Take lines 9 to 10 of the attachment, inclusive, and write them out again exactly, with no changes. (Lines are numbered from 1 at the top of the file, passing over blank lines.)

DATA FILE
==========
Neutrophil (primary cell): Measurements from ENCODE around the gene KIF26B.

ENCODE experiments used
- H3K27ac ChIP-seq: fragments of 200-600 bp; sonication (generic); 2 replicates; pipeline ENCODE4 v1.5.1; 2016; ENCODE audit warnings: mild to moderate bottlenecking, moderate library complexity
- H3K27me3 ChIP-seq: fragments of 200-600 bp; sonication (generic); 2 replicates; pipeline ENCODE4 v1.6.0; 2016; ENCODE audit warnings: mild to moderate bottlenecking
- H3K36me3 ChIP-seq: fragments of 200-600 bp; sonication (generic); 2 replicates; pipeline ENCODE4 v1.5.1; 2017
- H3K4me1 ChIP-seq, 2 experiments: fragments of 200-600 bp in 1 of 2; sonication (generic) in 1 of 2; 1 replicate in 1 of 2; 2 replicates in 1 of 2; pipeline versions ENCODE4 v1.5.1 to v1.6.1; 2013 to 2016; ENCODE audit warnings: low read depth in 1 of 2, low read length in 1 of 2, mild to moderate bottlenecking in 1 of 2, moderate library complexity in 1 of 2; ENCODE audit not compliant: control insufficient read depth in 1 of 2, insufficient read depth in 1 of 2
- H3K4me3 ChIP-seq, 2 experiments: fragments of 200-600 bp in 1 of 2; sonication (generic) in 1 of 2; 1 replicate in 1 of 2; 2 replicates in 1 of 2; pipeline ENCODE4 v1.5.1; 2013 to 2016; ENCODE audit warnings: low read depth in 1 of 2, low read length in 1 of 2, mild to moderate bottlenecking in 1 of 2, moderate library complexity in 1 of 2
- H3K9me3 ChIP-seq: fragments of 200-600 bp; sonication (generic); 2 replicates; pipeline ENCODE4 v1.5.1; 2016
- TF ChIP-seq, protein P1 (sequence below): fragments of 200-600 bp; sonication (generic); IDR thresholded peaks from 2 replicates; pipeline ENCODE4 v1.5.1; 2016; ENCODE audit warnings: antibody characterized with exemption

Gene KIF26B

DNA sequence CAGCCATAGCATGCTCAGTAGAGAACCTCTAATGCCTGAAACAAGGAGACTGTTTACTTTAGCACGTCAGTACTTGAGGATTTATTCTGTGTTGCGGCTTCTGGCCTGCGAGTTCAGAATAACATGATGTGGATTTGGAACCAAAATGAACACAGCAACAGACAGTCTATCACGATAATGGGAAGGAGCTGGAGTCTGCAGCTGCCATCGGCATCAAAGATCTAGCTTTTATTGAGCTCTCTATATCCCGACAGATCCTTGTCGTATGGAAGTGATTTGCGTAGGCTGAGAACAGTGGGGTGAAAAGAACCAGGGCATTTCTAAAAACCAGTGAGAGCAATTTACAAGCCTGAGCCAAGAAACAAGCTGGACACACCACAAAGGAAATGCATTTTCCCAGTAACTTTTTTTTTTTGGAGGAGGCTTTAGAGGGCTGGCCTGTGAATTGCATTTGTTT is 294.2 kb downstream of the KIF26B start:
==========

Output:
- TF ChIP-seq, protein P1 (sequence below): fragments of 200-600 bp; sonication (generic); IDR thresholded peaks from 2 replicates; pipeline ENCODE4 v1.5.1; 2016; ENCODE audit warnings: antibody characterized with exemption

Gene KIF26B